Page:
The clock is ticking on Sen. Mike Crapo’s Owyhee Canyonlands bill.
He’s been working with Senate Democrats to rewrite the bill to meet their concerns while preserving the balanced effort to protect wilderness and wild rivers, and help ranchers in Owyhee County. It won’t look like the compromises worked out between ranchers, Owyhee County officials and the Shoshone-Paiute tribes announced with fanfare more than three years ago.
But Crapo and the Owyhee County Initiative panel that have crafted and carried forward the package are seeking to get a bill before 2008, when a new administration takes over the White House. The initiative began, you might remember, when President Bill Clinton announced that he thought the Owyhees qualified as a national monument in 2001.
He said he didn’t have enough to make the designation. Owyhee County Commissioners initiated the negotiations between ranchers, environmentalists, motorized users, outfitters and others, to seek protection of the area on their own terms.
They found common ground by 2004 but it took until 2006 for legislation to be written, too late, Sen. Larry Craig said, to get it passed before Democrats took over Congress.
The fear locals residents have is that a Democratic president will pick up where Bill Clinton left off and designate millions of acres of federal land in Owyhee County as a national monument without the land trades, scientific reviews and other considerations for ranchers. Even a McCain administration might seek its own version of a monument, some residents worry.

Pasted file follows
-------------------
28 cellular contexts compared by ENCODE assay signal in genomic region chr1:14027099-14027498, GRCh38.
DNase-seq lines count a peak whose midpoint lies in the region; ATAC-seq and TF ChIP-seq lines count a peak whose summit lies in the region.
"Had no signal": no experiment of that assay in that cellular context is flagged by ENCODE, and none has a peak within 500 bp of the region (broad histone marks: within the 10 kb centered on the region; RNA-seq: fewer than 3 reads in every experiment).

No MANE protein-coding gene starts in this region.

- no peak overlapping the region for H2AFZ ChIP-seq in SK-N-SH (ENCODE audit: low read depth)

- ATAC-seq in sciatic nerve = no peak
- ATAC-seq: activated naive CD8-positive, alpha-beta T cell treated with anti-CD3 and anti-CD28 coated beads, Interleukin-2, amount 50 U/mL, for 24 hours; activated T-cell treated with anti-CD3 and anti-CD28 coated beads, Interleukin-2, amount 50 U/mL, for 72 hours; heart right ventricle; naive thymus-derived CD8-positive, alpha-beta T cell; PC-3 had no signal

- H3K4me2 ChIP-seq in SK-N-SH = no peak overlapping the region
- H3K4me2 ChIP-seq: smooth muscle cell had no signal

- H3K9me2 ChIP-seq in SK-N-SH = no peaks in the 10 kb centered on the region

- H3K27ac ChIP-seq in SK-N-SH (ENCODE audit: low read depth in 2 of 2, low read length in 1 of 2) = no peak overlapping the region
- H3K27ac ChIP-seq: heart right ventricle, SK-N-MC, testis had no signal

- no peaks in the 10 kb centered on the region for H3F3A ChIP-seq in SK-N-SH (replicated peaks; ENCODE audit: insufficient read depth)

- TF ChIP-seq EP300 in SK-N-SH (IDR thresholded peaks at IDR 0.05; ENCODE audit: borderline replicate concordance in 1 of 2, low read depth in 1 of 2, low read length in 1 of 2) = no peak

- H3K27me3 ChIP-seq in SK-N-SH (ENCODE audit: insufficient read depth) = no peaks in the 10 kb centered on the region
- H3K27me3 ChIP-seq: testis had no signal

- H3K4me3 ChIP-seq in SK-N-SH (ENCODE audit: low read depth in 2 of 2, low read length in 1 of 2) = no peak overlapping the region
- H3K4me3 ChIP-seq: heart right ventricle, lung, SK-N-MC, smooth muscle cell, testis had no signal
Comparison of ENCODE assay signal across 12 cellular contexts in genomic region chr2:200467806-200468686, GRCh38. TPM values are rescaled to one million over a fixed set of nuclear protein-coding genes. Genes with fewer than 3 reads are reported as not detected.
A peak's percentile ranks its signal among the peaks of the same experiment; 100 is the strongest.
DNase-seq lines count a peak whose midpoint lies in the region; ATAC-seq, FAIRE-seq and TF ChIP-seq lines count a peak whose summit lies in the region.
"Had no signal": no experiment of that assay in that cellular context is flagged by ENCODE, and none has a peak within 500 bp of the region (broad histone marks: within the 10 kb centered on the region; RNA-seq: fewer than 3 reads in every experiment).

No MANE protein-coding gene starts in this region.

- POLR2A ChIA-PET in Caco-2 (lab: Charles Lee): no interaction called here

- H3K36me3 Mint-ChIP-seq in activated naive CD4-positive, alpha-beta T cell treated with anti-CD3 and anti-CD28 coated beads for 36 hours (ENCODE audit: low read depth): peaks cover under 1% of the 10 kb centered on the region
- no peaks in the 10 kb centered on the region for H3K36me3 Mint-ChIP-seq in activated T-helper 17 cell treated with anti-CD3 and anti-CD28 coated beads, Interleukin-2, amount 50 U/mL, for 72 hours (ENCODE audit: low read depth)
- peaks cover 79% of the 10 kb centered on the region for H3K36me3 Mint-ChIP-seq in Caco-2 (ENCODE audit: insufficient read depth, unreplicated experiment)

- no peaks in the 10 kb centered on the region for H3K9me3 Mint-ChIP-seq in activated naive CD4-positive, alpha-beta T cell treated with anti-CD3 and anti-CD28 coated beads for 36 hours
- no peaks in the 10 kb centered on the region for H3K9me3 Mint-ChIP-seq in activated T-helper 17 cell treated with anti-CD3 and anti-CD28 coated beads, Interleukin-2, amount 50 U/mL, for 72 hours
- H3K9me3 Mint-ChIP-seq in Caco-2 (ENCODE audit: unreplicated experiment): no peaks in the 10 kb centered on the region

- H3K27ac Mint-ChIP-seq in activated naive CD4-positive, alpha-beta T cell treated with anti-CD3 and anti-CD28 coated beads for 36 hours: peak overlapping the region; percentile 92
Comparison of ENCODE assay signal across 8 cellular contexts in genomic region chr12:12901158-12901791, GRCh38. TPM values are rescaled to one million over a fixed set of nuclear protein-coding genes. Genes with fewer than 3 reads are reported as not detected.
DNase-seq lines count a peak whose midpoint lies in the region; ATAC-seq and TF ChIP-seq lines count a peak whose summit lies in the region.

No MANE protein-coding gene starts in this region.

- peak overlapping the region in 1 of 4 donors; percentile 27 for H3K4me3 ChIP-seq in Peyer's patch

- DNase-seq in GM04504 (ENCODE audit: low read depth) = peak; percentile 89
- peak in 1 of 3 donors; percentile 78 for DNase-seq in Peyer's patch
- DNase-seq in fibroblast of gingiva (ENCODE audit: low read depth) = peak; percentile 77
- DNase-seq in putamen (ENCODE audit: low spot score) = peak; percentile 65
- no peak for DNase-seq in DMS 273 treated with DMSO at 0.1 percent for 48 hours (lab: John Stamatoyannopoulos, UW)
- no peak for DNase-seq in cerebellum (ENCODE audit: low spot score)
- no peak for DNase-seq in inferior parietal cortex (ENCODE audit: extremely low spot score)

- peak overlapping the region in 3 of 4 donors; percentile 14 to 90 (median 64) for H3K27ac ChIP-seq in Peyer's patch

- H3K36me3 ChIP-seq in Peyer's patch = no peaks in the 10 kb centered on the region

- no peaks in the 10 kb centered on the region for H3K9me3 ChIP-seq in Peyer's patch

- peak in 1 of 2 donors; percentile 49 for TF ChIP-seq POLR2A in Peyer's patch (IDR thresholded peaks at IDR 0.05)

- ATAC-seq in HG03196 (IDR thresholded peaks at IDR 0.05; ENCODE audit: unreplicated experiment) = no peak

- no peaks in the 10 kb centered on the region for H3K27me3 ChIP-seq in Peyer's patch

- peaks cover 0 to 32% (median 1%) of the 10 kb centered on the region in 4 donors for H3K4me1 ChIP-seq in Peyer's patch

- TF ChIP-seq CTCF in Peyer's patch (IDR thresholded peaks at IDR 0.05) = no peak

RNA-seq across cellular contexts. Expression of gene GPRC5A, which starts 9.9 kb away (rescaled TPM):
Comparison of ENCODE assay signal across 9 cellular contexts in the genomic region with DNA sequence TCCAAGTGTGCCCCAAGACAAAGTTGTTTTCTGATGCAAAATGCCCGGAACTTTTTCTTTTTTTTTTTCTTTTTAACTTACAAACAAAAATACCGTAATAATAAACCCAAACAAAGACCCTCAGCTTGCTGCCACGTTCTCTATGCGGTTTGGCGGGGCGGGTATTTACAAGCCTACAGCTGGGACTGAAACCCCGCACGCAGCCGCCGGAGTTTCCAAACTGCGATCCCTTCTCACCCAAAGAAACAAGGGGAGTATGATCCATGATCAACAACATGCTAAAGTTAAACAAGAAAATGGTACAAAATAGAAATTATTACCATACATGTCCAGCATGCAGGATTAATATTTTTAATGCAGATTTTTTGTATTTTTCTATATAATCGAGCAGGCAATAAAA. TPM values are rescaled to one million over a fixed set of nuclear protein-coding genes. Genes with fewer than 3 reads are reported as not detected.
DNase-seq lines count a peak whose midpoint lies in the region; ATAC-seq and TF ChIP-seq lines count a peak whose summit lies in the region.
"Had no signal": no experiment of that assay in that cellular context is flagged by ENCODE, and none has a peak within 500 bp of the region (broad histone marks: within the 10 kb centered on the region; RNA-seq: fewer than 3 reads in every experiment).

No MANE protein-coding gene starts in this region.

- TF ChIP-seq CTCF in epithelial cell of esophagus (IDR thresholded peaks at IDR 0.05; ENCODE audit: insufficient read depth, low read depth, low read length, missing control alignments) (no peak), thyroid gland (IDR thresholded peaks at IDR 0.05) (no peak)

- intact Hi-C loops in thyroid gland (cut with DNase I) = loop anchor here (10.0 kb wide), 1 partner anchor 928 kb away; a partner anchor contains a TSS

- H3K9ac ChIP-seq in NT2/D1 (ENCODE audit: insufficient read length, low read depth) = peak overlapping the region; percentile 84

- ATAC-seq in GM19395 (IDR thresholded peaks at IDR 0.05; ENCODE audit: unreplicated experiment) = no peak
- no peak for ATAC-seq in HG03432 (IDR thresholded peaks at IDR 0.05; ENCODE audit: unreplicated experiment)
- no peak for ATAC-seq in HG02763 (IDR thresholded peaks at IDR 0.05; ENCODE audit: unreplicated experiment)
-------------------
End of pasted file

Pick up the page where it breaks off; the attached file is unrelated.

The Owyhee Initiative panel members and Crapo have been lobbying Congress and making sure the preliminary work is done, such as putting forward requests for appropriations that will be needed. They appear to be able to bridge the gaps between their bill and Democrats. But as our Washington Correspondent Erika Bolstad reported today, Crapo’s efforts rest on his ability to get Sen. Craig to give the support Senate Democrats demand and to help get the funding ranchers in particular need to make the bill work.
Crapo has stood behind Craig through his darkest hours. His unwavering support for Craig may have eroded his own popularity.
But Craig has not supported an Idaho wilderness bill since he was elected in 1980. If Crapo can get Craig’s support it would demonstrate he’s up to the task of senior senator.